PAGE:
Where Are Our Wild Horses?

Gillian Lyons

 When contemplating American Icons, mustangs inevitably come to mind.  In fact, in the Wild Free-Roaming Horses and Burros Act, Congress stated that wild free-roaming horses are living symbols of the historic and pioneer spirit of the West, which contribute to the diversity of life forms within the Nation and enrich the lives of the American people. Unfortunately, the Bureau of Land Management is currently removing, via controlled round-ups, this symbol of the American spirit from their habitats throughout the western United States. Two such round-ups currently in the news are occurring in Colorado and Wyoming (a round-up that aims to remove 2,000 horses from rangelands).  After these round-ups, BLM plans to either auction captured horses or to house them in government owned corrals.

 According to the Bureau of Land Management’s Director, Bob Abbey, the reason for these round-ups is that the Western rangeland is currently home to 38,400 free-roaming population horses and burros, which exceeds by nearly 12,000 the number of horses and burros that the BLM has determined can exist in balance with other public rangeland resources and uses.  Animal welfare organizations, however, disagree with these calculations and policies, and claimed in a unified letter signed by 120 organizations that: Continue reading

Thinking About Wild Horses

Bruce Wagman

Lately I have been thinking about wild horses.  I discovered the Wild Free-Roaming Horses and Burros Act, 16 U.S.C. §§ 1331-1340 (Wild Horses Act), when I was collecting materials for the first animal law class at Hastings College of the Law in 1996.  Like several laws written for animals, on its face it looked like it would actually protect the covered animals, and that the legislators were very concerned about the horses’ well-being.  Congress actually said that wild horses were “living symbols of the historic and pioneer spirit of the West; that they contribute to the diversity of life forms within the Nation and enrich the lives of the American people; and that [they] are fast disappearing from the American scene.”  It sounded like a set-up for protection to me.  What a letdown when I eventually discovered that while the law arguably provides some protection, it has also been used to herd these independent beauties with helicopters and worse, then to pen them in corrals where they are unable to run or engage in any semblance of their normal lifestyles, and then to either warehouse them for years (the federal government currently keeps over 30,000 in long-term holding) or, if they are old or infirm, sell them for slaughter.  During the “gathers,” horse are obviously frightened, they may die, and once captured, spontaneous abortions of foals is common.  And if they live, they often slowly die from starvation, lack of activity, and other causes.   Continue reading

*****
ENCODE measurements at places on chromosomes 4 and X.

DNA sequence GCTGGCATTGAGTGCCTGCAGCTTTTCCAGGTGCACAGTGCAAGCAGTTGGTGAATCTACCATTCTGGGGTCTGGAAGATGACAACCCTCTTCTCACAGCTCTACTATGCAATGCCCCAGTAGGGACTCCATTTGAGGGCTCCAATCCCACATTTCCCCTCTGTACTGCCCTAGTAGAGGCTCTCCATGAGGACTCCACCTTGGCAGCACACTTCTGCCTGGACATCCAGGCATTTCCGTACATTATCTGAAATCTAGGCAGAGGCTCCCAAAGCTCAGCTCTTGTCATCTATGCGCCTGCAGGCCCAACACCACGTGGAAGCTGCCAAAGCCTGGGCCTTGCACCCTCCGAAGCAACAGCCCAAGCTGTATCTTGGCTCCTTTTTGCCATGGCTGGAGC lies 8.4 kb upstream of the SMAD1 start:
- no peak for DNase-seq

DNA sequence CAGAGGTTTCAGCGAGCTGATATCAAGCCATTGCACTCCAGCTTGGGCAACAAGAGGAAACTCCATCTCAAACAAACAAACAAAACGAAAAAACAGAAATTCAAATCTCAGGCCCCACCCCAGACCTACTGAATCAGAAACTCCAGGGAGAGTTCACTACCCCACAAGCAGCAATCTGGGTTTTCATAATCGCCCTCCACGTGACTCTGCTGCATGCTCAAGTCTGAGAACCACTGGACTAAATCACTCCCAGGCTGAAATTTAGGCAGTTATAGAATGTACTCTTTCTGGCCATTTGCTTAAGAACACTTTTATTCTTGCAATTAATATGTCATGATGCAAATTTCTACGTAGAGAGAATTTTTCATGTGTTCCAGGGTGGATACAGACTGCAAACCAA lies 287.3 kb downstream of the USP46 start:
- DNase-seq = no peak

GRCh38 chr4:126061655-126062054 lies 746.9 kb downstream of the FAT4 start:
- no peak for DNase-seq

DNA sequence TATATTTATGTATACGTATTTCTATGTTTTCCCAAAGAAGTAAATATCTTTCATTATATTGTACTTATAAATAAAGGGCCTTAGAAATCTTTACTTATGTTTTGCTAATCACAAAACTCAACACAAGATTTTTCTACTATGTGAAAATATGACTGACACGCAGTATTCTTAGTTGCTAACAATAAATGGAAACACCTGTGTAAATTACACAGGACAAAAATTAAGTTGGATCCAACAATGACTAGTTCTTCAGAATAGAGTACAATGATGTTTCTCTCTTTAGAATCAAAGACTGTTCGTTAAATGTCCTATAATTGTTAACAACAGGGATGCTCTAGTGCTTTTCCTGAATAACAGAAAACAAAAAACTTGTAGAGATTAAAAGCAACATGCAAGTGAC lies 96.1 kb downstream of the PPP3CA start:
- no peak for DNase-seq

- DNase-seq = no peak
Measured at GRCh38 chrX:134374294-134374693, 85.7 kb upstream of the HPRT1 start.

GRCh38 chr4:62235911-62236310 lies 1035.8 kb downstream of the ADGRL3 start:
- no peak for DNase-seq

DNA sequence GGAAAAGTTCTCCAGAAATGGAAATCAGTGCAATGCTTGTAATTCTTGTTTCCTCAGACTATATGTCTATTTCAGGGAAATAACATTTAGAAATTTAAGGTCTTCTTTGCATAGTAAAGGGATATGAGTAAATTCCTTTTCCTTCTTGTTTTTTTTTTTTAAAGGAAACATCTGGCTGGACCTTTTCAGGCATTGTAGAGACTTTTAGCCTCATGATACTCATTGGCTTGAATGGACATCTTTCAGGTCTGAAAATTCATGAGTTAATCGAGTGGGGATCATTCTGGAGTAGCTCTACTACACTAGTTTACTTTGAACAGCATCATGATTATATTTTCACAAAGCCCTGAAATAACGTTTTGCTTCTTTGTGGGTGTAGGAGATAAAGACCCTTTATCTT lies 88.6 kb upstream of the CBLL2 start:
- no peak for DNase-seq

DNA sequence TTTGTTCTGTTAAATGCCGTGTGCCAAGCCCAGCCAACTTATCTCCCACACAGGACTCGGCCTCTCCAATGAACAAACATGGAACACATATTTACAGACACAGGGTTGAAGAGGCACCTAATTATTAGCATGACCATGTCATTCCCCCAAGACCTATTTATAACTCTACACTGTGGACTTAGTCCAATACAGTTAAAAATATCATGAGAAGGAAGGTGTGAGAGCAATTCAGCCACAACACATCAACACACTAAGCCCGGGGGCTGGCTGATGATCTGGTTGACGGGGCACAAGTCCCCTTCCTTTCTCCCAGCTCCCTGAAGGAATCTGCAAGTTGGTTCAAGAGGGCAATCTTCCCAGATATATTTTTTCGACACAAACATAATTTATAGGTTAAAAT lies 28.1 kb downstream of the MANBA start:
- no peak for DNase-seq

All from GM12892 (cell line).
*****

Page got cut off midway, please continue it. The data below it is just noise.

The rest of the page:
The 2010 Animal Law Moot

David Cassuto

I’m in Boston — well, Cambridge actually — at a cute little law school tucked away in a modest, unassuming university they have up here.  This year marks my seventh consecutive year judging the annual Animal Law Moot Court Competition, an event staged by Lewis & Clark’s Center for Animal Law Studies in collaboration with the Animal Legal Defense Fund. Continue reading

Wild Horse Protection Bill Makes it Through the House

horsesAs usual it wasn’t pretty (the term “sausage-making” seems disturbingly apt), but H.R. 1018, a federal bill to protect wild horses and burros from commercial sale and slaughter and also from wholesale government-sponsored killing, made it through the House. The vote was 239-195.  Among other things, the bill directs BLM to make wider use of fertility controls  and to let horses occupy more of public lands.  The hope is that if this bill makes it into law, it will prevent any more situations like that of last summer when BLM announced plans to kill 30,000 wild horses, only to have Madeleine Pickens (wife of T. Boone) announce that she would underwrite the horses’ continued existence (see post here), only to have that too not come to pass.  If this bill passes, we can cross off at least one ridiculous governmental fire drill (with potentially disastrous consequences) from the list of things we need to worry about.

–David Cassuto

Advocacy, Rights, & More Dilution of Language

I want to say a brief word about animal rights.  Or rather I want to say a brief word what they are not about.  The media often brands advocacy organizations opposing the mistreatment of nonhumans as “animal rights groups” regardless of the groups’ actual purpose or philosophy.  For example, here discussing opposition to the proposed “euthanization” of thousands of wild mustangs, the Washington Post lumps the American Wild Horses Preservation Campaign (among others) under the rubric of animals rights groups.  The AWHPC is an umbrella organization for 45 groups, most of which are far more concerned with horses not dying than with the nature and scope of horses’ moral or legal claims.

Furthermore, the WaPo also tells us that Madeleine Pickens, wife of billionaire oilman, T. Boone Pickens, intervened and pledged to save the horses.  I feel confident opining that Ms. Pickens does not consider herself an animal rights activist.  My guess: she just likes horses.  Not being animal rights-oriented doesn’t make Ms. Pickens a bad person or the AWHPC a bad organization anymore than not being a pear makes an apple a bad fruit.  They are just different.

I intend to write more about how animal advocates of all stripes as well as the causes they champion get routinely marginalized through this type of careless rhetoric.  If animal rights are to mean something, they cannot mean everything.  Codifying what animal rights do mean, however, is a post for another day.

David Cassuto

Update, March 2009: It is not looking good for the Pickens-funded sanctuary.